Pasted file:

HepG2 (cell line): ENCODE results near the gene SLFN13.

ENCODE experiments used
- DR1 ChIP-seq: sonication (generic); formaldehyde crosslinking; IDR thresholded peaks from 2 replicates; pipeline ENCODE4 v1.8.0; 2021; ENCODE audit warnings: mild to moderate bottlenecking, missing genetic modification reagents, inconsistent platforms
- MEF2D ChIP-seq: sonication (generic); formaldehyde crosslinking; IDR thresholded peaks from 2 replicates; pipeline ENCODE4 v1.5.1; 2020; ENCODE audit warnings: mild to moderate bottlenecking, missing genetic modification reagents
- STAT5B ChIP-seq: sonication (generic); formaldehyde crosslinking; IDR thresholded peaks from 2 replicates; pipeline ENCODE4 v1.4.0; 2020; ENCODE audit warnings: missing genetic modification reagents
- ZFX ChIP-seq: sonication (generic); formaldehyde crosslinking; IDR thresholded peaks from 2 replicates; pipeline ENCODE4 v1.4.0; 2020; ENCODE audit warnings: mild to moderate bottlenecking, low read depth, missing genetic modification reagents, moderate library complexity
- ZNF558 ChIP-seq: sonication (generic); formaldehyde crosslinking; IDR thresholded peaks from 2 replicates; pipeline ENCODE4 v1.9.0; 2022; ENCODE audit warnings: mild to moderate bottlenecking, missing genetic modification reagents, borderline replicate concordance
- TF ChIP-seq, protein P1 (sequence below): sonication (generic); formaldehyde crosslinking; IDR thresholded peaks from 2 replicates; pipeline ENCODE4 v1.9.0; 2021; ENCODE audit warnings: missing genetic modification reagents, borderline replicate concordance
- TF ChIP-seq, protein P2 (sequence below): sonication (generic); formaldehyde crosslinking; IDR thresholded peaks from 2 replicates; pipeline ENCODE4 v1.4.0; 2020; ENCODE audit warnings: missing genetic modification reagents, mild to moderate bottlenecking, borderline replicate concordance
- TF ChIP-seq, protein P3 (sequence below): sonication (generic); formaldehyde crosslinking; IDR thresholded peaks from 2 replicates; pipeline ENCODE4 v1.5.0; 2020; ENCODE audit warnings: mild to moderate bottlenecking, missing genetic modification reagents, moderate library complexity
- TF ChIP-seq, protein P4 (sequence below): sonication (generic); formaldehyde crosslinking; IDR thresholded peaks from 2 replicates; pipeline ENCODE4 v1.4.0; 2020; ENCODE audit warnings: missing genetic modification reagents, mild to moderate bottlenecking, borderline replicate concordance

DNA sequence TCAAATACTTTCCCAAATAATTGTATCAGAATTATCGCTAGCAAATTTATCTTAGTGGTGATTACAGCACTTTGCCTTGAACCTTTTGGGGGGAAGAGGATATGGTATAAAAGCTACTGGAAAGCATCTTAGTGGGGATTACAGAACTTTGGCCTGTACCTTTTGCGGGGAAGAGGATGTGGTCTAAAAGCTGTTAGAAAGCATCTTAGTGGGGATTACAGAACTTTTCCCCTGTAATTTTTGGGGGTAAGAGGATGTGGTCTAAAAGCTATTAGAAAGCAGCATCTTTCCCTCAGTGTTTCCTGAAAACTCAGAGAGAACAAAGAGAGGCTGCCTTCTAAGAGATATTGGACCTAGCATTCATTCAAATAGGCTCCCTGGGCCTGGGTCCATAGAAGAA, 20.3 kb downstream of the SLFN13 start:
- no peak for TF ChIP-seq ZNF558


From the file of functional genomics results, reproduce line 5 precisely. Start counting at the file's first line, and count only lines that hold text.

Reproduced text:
- STAT5B ChIP-seq: sonication (generic); formaldehyde crosslinking; IDR thresholded peaks from 2 replicates; pipeline ENCODE4 v1.4.0; 2020; ENCODE audit warnings: missing genetic modification reagents